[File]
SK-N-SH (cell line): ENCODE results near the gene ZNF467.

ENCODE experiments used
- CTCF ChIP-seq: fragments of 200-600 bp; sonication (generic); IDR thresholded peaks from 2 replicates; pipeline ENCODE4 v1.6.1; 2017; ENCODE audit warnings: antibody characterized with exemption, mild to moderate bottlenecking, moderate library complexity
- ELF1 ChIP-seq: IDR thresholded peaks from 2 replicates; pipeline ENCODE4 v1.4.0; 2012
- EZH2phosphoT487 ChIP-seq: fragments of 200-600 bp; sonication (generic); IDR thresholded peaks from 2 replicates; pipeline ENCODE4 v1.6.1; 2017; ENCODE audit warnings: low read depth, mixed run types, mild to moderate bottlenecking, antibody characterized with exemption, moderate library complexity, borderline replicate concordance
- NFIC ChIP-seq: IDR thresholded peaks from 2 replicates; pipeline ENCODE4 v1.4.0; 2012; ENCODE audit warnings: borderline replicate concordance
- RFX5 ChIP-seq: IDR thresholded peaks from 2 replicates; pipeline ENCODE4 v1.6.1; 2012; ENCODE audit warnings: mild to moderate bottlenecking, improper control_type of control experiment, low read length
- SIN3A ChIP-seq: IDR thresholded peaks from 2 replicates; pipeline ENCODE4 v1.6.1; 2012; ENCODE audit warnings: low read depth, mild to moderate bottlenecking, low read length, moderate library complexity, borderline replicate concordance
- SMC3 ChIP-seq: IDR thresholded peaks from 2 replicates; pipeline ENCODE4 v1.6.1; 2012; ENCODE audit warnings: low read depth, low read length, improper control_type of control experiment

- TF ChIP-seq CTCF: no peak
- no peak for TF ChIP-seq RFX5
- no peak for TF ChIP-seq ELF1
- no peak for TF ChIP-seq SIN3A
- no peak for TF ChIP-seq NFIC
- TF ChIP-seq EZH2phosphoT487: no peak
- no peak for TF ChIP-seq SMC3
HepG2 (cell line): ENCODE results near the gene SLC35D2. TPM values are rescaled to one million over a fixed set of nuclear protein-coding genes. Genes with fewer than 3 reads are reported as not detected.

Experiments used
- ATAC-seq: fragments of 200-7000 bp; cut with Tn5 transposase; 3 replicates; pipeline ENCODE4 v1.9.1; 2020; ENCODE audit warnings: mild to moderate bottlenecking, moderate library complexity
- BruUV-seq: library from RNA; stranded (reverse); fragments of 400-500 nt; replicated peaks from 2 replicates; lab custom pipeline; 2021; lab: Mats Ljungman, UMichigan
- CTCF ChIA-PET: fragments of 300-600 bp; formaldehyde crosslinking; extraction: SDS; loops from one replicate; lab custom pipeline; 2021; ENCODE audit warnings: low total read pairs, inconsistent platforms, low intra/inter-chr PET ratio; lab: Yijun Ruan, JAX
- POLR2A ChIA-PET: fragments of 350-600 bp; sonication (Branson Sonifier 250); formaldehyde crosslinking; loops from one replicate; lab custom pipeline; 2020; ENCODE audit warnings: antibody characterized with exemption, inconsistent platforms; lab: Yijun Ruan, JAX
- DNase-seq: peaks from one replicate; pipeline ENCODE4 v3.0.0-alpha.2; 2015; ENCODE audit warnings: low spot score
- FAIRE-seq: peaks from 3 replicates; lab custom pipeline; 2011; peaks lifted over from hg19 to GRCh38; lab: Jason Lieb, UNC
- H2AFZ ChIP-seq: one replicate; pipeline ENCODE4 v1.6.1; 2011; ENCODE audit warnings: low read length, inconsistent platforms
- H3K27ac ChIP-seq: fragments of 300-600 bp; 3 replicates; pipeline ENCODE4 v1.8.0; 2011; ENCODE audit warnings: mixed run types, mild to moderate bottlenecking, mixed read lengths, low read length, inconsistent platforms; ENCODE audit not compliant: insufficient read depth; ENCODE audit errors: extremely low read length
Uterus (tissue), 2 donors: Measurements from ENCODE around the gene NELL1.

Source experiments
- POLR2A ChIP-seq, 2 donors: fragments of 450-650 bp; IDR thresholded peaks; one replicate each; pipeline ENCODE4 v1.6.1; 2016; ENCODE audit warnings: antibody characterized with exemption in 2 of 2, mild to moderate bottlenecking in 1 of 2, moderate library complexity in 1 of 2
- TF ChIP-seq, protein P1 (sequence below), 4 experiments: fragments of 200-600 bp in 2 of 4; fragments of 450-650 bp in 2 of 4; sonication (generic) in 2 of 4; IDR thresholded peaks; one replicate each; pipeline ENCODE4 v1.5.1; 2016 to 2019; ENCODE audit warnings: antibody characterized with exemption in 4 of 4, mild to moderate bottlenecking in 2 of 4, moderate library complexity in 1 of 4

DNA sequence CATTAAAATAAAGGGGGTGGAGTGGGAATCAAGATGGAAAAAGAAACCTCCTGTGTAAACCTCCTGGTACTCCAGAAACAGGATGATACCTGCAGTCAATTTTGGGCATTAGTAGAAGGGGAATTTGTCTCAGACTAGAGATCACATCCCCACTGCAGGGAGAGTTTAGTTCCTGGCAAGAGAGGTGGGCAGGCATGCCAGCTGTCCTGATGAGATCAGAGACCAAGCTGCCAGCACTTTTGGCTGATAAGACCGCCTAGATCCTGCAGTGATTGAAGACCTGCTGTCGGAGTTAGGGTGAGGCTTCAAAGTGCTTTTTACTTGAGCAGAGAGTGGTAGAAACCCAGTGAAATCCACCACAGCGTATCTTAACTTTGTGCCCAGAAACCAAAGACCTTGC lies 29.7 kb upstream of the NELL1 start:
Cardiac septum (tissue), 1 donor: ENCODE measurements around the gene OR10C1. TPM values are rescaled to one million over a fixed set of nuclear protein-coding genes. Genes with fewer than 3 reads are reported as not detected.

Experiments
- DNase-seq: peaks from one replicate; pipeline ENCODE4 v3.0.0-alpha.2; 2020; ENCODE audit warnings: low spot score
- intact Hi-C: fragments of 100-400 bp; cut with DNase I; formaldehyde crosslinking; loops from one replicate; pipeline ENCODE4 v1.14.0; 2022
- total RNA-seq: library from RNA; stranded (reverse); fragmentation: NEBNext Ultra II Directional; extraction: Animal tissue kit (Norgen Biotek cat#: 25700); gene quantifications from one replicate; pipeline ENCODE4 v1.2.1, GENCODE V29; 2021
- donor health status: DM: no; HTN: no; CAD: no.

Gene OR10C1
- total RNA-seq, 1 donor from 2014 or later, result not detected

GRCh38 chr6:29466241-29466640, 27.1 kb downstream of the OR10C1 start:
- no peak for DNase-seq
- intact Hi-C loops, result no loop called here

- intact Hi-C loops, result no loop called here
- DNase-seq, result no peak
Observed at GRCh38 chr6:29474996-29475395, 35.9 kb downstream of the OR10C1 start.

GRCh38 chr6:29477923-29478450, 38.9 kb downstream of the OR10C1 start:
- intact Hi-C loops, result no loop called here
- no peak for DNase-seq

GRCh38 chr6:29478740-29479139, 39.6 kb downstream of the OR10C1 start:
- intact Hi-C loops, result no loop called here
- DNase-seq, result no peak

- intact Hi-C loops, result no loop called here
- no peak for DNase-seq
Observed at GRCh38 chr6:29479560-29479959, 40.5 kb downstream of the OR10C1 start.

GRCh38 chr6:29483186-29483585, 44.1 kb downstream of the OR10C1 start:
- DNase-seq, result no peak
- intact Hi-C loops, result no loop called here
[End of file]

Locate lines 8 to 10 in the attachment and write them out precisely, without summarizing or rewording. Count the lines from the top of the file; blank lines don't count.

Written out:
- SIN3A ChIP-seq: IDR thresholded peaks from 2 replicates; pipeline ENCODE4 v1.6.1; 2012; ENCODE audit warnings: low read depth, mild to moderate bottlenecking, low read length, moderate library complexity, borderline replicate concordance
- SMC3 ChIP-seq: IDR thresholded peaks from 2 replicates; pipeline ENCODE4 v1.6.1; 2012; ENCODE audit warnings: low read depth, low read length, improper control_type of control experiment

- TF ChIP-seq CTCF: no peak